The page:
Video Game / Unreal
Yes, they've named their engines after this series.

One of the most iconic FPS franchises, made by Epic Games. it started as a primarily single-player game, but its multi-player successor, Unreal Tournament, saw such great success that the series has essentially split into three branches:

Single player games:

Multiplayer games:

Console exclusive games:

Like many popular FPS series, modding potential is a large part of its appeal and success; both the single- and multiplayer parts of the series have seen many releases. Part of the dodgy reception of UT2003 and Unreal 2 is the fact that their modding tools were half-broken. Of particular interest is the fact that all of the original Unreal's assets and textures are available in Unreal Tournament, so with the right mod (along with transferring the music and maps from the original game to the UT folders) it is essentially possible to turn UT into one big "super-game" with a full single and multiplayer component.

The Unreal series fell into obscurity near the end of the last decade, helped along by a number of factors: the rise of team-based / "tactical" shooters (starting with Counter-Strike and ending with the current Call of Modern Battlefield glut), the rise of free arcadelike shooters (World Of Padman, Nexuiz, Alien Arena, OpenArena...) taking the place of commercial ones, the overwhelming popularity of Team Fortress 2 (which combined the strategic elements of the former with Unreal's action-packed and over-the-top vibe), and Epic Games's recent focus on the Gears of War franchise. However, Epic president Mike Capps is quoted as saying that the franchise is due for a revival, eventually delivering. Furthermore, the Unreal Game Engines, one for each Tournament, have seen extremely widespread use throughout the gaming industry, with dozens of games, in just about every genre, released using Epic's code. (In comparison, only one game ever has used the Halo: Combat Evolved engine besides Halo itself and its Anniversary remake—the obscure Stubbs the Zombie.)

Recurring tropes for the series include:

Tropes found across the series include:

  • Art Evolution: Comes with an evolving engine. Compare, for example, the Unreal and UT (both running on the Unreal Engine 1) versions of the Deck map with UT2004 (running in Unreal Engine 2) and UT3 (running in the Unreal Engine 3) versions of the same map.
  • Compilation Re-release:
    • Totally Unreal: Unreal + Unreal Tournament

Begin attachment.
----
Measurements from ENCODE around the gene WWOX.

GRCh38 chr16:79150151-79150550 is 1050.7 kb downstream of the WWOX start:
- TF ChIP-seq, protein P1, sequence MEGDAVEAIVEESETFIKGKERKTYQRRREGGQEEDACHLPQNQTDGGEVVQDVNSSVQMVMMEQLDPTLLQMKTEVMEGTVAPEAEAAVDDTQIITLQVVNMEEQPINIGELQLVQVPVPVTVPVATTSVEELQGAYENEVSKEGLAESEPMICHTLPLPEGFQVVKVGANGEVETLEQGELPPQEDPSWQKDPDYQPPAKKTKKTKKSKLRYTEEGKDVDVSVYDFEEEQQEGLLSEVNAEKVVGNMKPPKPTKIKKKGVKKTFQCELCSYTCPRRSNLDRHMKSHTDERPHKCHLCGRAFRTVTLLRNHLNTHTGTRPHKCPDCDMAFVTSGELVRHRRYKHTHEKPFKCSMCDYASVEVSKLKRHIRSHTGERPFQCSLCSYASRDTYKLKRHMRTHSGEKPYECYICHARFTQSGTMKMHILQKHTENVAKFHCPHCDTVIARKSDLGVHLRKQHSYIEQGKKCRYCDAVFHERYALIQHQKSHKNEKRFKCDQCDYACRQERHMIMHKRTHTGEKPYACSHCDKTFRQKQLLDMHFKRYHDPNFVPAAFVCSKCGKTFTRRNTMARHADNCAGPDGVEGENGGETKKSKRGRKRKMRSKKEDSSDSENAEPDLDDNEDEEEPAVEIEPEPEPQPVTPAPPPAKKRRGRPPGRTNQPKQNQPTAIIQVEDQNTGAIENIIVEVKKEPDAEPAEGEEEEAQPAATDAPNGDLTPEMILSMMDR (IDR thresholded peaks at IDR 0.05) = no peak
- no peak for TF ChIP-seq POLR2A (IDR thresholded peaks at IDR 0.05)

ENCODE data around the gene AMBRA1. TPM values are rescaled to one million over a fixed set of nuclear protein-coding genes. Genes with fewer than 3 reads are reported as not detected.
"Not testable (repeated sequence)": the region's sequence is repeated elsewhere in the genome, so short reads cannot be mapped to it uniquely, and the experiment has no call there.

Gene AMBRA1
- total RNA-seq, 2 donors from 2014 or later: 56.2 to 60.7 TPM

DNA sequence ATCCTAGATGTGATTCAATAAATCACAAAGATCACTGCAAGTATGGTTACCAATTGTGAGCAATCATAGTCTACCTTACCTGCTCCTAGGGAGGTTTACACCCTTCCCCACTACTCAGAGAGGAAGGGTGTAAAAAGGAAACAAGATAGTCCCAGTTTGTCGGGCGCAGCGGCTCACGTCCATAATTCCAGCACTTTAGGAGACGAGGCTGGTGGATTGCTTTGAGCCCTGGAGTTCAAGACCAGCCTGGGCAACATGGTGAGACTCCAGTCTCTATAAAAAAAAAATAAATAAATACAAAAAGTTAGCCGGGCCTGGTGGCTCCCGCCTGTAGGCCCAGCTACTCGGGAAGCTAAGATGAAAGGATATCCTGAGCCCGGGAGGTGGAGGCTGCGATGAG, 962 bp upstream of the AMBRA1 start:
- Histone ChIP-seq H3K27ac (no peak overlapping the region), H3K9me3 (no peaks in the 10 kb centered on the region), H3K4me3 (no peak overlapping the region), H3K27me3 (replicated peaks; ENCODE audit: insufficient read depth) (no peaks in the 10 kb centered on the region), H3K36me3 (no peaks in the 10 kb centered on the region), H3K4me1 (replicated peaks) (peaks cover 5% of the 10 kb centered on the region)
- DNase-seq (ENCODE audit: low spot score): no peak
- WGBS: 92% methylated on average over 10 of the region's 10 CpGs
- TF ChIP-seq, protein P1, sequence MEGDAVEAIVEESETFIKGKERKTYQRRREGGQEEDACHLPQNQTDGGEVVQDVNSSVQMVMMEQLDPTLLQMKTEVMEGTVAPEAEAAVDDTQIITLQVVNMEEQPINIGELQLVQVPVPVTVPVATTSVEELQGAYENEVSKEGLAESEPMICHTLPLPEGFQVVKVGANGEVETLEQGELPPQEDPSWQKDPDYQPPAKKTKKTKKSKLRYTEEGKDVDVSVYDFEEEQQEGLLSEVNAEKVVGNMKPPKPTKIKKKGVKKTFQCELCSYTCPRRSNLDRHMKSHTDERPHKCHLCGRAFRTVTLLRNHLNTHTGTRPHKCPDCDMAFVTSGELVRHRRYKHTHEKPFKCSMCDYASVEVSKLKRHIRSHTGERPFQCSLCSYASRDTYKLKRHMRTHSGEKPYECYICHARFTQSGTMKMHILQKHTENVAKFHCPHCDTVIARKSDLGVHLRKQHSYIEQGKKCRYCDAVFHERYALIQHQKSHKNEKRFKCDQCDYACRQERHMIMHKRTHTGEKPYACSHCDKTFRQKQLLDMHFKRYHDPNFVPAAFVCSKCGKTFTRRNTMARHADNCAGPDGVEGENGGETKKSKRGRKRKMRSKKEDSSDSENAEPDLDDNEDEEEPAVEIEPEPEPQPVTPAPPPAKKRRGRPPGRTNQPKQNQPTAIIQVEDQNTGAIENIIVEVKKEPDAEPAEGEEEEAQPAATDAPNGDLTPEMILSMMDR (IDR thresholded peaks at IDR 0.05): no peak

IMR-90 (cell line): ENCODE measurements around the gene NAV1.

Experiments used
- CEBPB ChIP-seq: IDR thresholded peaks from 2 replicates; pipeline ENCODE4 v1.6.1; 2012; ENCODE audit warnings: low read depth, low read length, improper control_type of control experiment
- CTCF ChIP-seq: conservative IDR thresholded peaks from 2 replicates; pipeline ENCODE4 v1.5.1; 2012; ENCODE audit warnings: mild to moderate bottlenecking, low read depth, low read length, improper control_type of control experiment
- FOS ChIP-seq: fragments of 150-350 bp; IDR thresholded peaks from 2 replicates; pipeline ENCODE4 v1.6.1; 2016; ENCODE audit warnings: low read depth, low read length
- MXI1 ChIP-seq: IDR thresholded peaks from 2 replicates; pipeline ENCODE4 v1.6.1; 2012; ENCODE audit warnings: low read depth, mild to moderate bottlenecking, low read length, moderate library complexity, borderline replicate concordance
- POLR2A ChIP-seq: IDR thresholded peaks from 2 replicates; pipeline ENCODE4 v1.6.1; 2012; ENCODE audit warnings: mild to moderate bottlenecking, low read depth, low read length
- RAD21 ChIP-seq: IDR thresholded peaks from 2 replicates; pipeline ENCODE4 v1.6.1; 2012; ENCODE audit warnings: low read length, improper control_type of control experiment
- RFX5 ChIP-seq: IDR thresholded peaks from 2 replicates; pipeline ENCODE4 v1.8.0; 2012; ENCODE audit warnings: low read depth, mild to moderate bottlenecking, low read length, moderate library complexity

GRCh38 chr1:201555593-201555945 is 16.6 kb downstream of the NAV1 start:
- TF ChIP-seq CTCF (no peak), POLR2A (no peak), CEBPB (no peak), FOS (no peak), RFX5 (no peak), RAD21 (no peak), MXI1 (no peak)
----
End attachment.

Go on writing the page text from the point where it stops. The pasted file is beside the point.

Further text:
• Unreal Gold: Unreal + Return To Na Pali
    • Unreal Anthology: Unreal Gold + Unreal Tournament GOTY Edition + Unreal II (plus the multiplayer expansion XMP) + Unreal Tournament 2004: ECE Edition. note 
    • Unreal Deal Pack: Unreal Gold + Unreal Tournament GOTY + Unreal II (without XMP this time) + Unreal Tournament 2004: ECE Edition (again without the mods, but with the community bonus pack maps) + Unreal Tournament III Black.
  • Game Mod: THE series for mods outside of Half-Life. Both the Singleplayer and multiplayer side of the franchise have seen a large quantity of high-quality releases, due largely to the fact that it was the first game that didn't require knowledge of C programming to make a mod. Unreal 1 featured UnrealScript, which was simpler and less complex than C, and the main game itself was written in UnrealScript, which gave people a strong example to look at. In short, there will be at least one person using a custom model on your map.

    And if your mod is good enough, this goes even farther, since Epic Games has made in the past many Updated Rereleases which included many community-made mods, and, starting from 2003, the 1 Million Dollar Make Something Unreal modding contests that have spawned several commercial games like Killing Floor and Red Orchestra.
  • Grey and Gray Morality: A common topic on the franchise as a whole. There's no such thing as "100% good" or "100% evil" characters; all of them are guided by their own interests.
  • Trope Overdosed: Just so you know, this page had to be broke onto several different pages. Now imagine how big this page was. Wiki Magic at its finest!
  • Woman of a Thousand Voices: Sioux "UnrealGrrl" Blue, who does nearly ALL of the female voices of the Unreal series. May it be a female announcer or a female player, you'll always hear her.